I do plan to build a replica from mild steel. I don't think I could load it properly in my press (20" width H frame), but I would definitely test it if I could. I love this stuff.
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  #25  
Old 06-23-2016, 01:45 PM
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Quote:
Originally Posted by Bray D View Post
I disagree. Regardless of the scenario, his body needs to be capable of producing the force necessary to bend them. If he can't physically create 300+ lbs of force, he can't physically bend them. His muscles will fail before the bars do.

Another scenario to consider is the bike landing on the bars during a crash. It would be extremely difficult to approximate the impulse loading in that case, and I don't think I'm responsible for preventing failure in that regard anyways.

If he ghost rides it off a mountain and ends up bending the bars, that's on him, haha.

edit: Inertial forces of the bars play a roll as well, but being approximately 2lbs, the effect is negligible.
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Originally Posted by entropy View Post
Without damage just how much force can a statistical median human arm assembly transmit before failure?

Designing for the mechanical ingratiation of the human into a machine is completely different then designing a machine to protect/project the human.

Way interesting thread

E
Remember what happens to steering wheels in a head on crashes, the driver walks away with no injury but the steering wheel is folded in half......

Most of us who race have seen this, it is impossible for us to have the strength to fold a steering wheel in half, but after our crash that is what has happened.

Interesting article here on forces of a racing crash, scroll down to the steering wheel picture. http://www.hotrod.com/features/1507-...rontal-impact/
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  #26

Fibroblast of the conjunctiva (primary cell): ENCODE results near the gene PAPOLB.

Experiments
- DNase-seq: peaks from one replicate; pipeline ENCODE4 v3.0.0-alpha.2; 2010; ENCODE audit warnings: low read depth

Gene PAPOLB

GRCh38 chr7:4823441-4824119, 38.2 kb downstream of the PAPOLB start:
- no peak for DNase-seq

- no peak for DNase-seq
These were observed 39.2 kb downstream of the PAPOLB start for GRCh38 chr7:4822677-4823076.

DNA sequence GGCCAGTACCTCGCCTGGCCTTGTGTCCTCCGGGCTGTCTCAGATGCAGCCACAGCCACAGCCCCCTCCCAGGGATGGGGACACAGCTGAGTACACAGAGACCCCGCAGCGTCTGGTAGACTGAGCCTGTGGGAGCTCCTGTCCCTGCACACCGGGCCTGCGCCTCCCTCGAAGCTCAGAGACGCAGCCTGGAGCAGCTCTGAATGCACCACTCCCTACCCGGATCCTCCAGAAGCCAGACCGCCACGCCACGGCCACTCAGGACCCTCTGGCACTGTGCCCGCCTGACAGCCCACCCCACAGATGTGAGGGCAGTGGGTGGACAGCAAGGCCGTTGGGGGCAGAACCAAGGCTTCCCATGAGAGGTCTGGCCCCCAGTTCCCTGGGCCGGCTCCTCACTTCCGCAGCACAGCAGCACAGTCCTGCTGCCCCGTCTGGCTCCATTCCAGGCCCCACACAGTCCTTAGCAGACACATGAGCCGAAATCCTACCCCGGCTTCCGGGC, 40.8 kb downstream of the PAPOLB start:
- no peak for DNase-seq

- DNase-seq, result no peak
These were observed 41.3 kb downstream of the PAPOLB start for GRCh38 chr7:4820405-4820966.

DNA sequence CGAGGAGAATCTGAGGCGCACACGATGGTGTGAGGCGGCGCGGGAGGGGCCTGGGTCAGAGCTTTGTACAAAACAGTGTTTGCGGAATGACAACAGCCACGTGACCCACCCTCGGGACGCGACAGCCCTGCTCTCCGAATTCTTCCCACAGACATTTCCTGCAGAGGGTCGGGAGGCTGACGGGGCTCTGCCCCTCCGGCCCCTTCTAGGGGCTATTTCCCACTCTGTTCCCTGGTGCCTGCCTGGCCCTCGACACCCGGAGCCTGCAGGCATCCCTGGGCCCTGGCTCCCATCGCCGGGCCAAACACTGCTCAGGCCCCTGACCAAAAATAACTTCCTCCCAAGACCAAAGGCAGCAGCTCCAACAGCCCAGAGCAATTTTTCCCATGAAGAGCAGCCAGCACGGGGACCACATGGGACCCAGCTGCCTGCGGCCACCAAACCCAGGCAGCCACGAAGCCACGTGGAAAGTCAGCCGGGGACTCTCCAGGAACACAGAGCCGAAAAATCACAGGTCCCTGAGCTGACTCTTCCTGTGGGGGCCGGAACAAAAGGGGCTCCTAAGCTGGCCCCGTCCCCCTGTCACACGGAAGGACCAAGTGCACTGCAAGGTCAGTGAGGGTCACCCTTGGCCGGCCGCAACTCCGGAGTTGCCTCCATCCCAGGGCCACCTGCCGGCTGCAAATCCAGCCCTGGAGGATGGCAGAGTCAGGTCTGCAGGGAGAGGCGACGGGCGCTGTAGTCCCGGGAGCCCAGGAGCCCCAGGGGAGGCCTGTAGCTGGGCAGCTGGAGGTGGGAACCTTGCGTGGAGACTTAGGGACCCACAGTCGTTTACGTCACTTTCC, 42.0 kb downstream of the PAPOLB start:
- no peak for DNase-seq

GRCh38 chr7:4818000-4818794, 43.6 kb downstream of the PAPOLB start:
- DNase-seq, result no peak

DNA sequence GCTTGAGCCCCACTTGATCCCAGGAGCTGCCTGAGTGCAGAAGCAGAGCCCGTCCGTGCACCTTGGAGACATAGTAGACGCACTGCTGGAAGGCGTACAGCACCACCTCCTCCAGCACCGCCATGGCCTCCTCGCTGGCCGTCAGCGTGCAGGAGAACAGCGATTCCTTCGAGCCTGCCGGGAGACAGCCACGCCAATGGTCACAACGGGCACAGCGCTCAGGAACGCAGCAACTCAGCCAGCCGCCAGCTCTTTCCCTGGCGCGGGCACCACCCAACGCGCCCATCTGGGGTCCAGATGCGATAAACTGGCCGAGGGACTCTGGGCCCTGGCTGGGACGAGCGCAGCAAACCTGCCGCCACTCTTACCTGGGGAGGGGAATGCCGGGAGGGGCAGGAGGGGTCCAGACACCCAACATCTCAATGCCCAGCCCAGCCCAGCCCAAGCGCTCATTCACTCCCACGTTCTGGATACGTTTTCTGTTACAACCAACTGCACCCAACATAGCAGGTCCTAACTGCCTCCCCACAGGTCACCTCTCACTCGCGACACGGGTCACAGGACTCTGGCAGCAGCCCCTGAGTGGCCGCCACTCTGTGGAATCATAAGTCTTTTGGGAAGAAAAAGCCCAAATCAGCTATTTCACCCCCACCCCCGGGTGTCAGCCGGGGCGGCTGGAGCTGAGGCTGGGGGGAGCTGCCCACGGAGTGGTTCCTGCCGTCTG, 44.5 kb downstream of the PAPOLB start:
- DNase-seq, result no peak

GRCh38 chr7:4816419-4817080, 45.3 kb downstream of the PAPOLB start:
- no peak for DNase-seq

Old 06-23-2016, 02:12 PM
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Interesting. I've heard of that happening for sure.

Are you sure you're not strong enough to bend a steering wheel? They're not structural members designed to take an axial load, so I wouldn't expect them to be very strong in that regard.

This is a poor example as it's obviously a cheap wheel, but I wouldn't be surprised if you were able to bend a higher quality wheel as well.

Skip to 2:30

https://www.youtube.com/watch?v=SMxB4RpCDzA
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  #27  
Old 06-23-2016, 03:03 PM
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I went looking for images of bent or broken handle bars and came across this one:

Quote:


I aired about 2 ft into the air in the cement bowl in my city and that happened, im just glad it wasnt when i was doing anything hard because i could have really injured myself. I hope whoever designs these handlebars sees this photo.
The design is a bit different in proportions, so may not indicate where your bar would fail, but it does have me thinking about doing some basic stress analysis on this thing.
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  #28  
Old 06-23-2016, 03:18 PM